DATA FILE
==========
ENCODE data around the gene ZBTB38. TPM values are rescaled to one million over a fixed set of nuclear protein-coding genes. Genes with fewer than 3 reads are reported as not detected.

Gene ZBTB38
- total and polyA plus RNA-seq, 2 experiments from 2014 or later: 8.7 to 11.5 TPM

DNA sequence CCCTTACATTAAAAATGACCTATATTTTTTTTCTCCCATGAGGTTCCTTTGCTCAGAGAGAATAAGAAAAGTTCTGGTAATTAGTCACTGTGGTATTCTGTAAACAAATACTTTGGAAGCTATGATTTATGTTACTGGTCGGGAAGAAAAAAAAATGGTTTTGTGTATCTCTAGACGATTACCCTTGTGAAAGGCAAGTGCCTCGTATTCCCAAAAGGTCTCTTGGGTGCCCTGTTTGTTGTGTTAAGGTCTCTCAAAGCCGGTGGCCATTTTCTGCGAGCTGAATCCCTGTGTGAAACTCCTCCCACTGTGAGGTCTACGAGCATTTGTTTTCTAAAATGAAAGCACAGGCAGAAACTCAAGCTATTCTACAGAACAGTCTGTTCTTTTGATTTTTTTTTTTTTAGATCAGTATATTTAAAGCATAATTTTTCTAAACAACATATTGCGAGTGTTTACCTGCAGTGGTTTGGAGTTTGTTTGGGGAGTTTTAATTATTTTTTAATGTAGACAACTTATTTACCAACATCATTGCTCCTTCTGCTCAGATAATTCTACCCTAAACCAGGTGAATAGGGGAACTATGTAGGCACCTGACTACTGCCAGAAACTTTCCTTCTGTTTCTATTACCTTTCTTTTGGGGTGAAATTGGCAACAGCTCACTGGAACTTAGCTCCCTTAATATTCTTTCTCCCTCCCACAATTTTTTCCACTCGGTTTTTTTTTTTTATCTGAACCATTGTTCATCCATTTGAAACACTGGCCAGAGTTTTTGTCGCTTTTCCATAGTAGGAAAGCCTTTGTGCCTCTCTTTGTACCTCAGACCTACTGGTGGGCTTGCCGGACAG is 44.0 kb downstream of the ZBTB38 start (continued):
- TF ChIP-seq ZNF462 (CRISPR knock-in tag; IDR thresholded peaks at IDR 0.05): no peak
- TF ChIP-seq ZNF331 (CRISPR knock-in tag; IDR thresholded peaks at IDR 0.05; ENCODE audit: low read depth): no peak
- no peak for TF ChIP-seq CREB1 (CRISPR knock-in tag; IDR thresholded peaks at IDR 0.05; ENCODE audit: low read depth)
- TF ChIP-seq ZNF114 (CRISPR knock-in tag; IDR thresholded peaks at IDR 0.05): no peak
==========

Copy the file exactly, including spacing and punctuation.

ENCODE data around the gene ZBTB38. TPM values are rescaled to one million over a fixed set of nuclear protein-coding genes. Genes with fewer than 3 reads are reported as not detected.

Gene ZBTB38
- total and polyA plus RNA-seq, 2 experiments from 2014 or later: 8.7 to 11.5 TPM

DNA sequence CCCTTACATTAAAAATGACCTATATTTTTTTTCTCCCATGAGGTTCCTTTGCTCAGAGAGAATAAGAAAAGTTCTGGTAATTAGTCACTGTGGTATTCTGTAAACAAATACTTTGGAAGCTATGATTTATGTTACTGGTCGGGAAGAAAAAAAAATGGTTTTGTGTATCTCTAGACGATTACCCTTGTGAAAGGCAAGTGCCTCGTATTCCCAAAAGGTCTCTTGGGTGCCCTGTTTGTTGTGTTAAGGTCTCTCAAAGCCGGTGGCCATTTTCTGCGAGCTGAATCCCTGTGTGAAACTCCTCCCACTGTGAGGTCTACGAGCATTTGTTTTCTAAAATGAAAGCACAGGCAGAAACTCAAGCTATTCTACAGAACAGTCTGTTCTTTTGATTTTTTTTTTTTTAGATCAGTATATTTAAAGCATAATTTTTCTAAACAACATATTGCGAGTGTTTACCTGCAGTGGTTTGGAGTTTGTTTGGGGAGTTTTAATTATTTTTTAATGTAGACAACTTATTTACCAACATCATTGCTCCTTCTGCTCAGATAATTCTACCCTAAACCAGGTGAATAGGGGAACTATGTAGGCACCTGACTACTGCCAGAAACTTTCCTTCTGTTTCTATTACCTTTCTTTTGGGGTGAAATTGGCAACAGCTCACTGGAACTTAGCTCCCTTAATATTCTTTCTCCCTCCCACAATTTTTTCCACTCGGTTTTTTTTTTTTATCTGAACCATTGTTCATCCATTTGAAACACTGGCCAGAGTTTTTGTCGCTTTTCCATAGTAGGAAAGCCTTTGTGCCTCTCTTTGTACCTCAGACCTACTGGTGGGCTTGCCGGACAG is 44.0 kb downstream of the ZBTB38 start (continued):
- TF ChIP-seq ZNF462 (CRISPR knock-in tag; IDR thresholded peaks at IDR 0.05): no peak
- TF ChIP-seq ZNF331 (CRISPR knock-in tag; IDR thresholded peaks at IDR 0.05; ENCODE audit: low read depth): no peak
- no peak for TF ChIP-seq CREB1 (CRISPR knock-in tag; IDR thresholded peaks at IDR 0.05; ENCODE audit: low read depth)
- TF ChIP-seq ZNF114 (CRISPR knock-in tag; IDR thresholded peaks at IDR 0.05): no peak